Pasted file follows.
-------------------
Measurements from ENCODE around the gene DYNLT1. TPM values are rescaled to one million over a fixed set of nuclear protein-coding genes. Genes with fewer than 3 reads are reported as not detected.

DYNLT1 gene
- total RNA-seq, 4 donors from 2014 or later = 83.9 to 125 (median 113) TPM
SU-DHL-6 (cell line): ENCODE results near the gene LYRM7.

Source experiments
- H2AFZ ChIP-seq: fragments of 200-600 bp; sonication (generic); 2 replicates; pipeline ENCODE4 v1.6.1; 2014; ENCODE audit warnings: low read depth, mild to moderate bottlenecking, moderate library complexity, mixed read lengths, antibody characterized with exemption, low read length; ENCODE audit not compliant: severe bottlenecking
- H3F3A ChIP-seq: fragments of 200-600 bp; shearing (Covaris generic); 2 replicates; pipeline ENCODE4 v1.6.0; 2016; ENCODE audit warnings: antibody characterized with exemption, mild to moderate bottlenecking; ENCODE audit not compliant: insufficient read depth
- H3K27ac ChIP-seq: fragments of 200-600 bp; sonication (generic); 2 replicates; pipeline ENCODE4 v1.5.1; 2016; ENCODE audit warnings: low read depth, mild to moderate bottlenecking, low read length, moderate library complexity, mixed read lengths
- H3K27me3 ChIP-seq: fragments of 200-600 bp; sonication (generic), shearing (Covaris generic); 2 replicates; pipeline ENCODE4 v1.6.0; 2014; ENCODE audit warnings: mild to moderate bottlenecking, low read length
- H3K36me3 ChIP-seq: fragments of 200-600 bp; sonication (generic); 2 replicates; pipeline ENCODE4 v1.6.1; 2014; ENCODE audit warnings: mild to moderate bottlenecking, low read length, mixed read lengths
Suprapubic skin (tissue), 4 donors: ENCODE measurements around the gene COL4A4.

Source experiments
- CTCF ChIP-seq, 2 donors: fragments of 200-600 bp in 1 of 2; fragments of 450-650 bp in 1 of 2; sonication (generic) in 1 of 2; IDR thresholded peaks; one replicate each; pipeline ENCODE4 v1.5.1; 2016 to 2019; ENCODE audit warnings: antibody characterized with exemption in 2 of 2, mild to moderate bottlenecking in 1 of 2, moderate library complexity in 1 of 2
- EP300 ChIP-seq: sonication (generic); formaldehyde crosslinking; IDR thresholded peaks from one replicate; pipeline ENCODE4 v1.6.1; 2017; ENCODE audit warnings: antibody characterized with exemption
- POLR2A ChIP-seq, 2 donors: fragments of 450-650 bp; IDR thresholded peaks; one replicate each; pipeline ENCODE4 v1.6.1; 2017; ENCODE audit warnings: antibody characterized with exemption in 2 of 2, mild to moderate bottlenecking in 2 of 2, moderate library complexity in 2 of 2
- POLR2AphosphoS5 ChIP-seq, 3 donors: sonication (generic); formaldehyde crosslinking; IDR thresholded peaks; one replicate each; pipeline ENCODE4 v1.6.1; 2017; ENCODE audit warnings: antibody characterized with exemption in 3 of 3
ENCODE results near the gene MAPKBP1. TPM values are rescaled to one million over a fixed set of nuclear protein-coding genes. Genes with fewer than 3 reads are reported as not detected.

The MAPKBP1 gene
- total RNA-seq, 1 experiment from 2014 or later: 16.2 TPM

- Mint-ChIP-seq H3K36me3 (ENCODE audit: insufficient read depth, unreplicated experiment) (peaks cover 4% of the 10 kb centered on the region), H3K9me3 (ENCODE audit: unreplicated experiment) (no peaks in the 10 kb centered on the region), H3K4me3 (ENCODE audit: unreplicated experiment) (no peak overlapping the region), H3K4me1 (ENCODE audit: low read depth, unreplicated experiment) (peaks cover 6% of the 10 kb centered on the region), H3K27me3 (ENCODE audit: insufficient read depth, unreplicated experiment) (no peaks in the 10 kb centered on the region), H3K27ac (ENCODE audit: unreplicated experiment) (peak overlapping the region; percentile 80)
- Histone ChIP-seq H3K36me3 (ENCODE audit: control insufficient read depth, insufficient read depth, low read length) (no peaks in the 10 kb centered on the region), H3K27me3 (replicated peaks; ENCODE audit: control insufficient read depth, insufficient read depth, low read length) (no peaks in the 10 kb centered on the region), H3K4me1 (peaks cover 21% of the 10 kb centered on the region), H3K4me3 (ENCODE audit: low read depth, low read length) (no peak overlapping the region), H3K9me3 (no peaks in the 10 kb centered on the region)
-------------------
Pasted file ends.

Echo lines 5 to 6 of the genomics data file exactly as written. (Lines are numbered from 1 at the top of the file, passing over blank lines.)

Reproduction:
Source experiments
- H2AFZ ChIP-seq: fragments of 200-600 bp; sonication (generic); 2 replicates; pipeline ENCODE4 v1.6.1; 2014; ENCODE audit warnings: low read depth, mild to moderate bottlenecking, moderate library complexity, mixed read lengths, antibody characterized with exemption, low read length; ENCODE audit not compliant: severe bottlenecking